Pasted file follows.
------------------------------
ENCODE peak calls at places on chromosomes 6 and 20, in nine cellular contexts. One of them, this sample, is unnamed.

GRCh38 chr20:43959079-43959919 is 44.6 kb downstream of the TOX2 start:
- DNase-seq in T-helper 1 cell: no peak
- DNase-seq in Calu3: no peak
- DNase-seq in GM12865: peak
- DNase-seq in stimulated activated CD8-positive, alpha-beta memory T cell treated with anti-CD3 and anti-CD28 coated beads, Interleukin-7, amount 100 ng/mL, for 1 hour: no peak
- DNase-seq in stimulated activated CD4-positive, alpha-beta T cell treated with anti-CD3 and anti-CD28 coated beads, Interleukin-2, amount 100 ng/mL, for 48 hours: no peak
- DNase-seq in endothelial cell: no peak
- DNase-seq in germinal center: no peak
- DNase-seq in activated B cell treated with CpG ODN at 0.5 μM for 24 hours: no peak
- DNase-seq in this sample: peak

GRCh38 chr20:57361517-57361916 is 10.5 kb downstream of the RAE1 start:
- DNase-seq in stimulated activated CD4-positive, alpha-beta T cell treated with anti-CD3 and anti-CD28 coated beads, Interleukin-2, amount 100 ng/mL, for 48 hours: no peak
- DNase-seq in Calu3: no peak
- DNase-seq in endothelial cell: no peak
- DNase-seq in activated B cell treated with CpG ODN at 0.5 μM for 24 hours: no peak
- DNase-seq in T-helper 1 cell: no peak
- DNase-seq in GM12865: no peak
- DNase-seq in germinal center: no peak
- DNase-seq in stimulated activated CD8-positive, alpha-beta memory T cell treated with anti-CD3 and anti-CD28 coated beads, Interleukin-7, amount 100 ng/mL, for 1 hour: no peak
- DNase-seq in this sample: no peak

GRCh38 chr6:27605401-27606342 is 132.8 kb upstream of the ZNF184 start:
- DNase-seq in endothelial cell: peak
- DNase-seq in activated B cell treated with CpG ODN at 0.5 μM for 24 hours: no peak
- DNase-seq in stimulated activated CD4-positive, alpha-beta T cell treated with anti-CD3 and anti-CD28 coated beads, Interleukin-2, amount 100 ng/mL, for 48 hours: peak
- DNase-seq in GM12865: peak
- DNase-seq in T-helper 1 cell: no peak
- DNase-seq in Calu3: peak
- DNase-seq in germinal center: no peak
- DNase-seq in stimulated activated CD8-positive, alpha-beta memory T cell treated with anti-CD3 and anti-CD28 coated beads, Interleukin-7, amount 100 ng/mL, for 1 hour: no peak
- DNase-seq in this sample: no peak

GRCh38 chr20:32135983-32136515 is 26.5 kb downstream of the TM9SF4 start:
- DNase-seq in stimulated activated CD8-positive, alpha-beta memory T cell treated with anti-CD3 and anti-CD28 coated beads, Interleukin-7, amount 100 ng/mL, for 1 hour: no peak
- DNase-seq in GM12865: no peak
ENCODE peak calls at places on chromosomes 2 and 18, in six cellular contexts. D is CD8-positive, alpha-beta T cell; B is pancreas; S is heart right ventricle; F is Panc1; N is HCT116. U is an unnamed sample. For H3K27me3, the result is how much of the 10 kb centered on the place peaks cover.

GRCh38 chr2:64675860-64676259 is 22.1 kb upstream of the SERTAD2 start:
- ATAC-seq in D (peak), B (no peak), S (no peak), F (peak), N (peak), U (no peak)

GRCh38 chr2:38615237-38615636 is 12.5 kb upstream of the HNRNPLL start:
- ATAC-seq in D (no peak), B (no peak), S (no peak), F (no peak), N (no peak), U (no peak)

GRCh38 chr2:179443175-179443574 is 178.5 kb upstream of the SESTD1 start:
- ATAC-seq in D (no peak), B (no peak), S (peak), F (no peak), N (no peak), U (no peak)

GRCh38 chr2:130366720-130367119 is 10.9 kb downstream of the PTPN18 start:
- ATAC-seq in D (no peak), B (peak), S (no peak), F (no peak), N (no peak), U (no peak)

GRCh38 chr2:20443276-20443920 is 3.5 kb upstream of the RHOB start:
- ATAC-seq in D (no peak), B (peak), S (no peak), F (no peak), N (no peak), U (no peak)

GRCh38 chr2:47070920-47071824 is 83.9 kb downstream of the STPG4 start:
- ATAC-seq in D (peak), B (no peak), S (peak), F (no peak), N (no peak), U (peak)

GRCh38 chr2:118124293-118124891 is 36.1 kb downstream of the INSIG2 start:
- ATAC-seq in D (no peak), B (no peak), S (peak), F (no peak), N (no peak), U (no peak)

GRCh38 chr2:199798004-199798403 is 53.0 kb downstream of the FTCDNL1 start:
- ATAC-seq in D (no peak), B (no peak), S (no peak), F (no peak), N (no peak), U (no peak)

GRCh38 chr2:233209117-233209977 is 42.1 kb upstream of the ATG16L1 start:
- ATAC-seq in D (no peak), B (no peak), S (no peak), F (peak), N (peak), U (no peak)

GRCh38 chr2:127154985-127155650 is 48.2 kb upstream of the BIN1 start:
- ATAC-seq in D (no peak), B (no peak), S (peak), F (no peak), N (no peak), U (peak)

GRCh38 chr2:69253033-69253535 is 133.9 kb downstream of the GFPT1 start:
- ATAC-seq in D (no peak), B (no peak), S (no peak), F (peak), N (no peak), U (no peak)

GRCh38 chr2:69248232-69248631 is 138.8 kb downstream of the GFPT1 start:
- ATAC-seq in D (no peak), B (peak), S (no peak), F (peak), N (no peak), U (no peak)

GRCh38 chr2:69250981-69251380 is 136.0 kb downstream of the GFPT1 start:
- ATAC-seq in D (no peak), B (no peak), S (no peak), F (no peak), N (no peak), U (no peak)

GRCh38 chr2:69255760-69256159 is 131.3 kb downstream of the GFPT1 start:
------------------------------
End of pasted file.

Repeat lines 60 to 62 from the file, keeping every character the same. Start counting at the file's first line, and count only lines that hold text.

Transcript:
GRCh38 chr2:69250981-69251380 is 136.0 kb downstream of the GFPT1 start:
- ATAC-seq in D (no peak), B (no peak), S (no peak), F (no peak), N (no peak), U (no peak)

GRCh38 chr2:69255760-69256159 is 131.3 kb downstream of the GFPT1 start: